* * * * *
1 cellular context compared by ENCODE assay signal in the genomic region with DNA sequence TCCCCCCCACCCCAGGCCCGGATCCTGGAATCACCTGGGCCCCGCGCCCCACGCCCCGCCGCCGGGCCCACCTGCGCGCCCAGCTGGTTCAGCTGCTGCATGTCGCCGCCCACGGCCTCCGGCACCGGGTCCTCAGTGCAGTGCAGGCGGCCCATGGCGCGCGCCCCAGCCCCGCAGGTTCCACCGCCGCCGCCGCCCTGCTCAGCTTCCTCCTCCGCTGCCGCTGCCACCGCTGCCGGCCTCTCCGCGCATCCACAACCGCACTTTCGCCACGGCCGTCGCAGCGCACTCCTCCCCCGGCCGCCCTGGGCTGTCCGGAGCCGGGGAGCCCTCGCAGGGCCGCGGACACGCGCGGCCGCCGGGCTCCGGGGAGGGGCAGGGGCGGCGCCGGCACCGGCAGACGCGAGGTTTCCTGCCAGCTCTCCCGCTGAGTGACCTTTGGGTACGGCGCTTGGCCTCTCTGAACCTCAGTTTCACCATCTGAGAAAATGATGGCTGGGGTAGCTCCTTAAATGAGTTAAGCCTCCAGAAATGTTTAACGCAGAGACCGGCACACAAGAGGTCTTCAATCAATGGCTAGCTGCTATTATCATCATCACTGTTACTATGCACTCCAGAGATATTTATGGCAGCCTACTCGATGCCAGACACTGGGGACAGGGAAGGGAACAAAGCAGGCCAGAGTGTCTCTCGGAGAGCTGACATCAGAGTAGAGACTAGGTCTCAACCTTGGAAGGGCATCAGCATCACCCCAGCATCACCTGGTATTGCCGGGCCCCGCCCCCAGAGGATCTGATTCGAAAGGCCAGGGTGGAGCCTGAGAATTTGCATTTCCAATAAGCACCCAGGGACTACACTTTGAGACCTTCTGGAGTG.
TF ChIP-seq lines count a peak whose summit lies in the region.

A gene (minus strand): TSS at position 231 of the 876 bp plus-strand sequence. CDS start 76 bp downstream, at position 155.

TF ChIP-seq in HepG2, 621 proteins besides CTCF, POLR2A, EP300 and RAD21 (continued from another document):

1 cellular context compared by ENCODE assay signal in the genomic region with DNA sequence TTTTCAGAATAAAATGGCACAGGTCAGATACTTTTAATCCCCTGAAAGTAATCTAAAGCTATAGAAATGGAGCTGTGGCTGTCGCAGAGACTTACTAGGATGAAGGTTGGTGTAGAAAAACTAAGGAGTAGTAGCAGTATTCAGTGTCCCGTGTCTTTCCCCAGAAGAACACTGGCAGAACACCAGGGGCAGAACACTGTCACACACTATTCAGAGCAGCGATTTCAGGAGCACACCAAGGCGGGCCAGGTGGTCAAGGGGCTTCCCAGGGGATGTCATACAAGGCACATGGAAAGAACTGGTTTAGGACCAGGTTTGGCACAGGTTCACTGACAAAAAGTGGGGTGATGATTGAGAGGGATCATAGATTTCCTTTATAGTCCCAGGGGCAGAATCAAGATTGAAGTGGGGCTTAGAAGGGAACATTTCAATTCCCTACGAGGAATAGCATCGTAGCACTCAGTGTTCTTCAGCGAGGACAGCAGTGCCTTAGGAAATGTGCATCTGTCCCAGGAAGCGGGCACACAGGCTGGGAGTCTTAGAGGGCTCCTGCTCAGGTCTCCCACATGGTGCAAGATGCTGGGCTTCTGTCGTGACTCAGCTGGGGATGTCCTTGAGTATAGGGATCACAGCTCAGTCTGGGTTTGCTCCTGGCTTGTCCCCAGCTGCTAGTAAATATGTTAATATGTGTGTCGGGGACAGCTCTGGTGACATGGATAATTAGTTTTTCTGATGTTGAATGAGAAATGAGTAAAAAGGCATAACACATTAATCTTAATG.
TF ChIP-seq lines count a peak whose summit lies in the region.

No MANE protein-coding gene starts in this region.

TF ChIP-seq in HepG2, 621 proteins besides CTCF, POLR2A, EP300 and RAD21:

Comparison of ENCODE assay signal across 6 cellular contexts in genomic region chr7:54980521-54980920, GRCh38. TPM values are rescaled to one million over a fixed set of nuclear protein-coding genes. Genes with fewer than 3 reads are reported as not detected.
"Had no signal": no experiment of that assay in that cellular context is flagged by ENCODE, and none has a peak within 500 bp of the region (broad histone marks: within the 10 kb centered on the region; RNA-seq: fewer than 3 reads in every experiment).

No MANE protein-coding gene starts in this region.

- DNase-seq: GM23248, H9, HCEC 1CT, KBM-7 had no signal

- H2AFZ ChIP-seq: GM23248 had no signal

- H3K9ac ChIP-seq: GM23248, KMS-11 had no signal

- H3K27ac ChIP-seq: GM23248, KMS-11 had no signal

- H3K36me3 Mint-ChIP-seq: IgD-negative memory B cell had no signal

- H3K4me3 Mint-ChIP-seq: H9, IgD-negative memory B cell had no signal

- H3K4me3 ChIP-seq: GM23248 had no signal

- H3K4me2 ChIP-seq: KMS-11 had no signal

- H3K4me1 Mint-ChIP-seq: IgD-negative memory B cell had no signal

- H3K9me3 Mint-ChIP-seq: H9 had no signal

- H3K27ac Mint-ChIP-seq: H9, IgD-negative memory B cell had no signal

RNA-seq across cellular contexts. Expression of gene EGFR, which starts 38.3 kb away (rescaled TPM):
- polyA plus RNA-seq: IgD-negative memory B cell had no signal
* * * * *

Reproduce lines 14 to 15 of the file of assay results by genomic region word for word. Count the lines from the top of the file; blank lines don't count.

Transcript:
- H3K9ac ChIP-seq: GM23248, KMS-11 had no signal

- H3K27ac ChIP-seq: GM23248, KMS-11 had no signal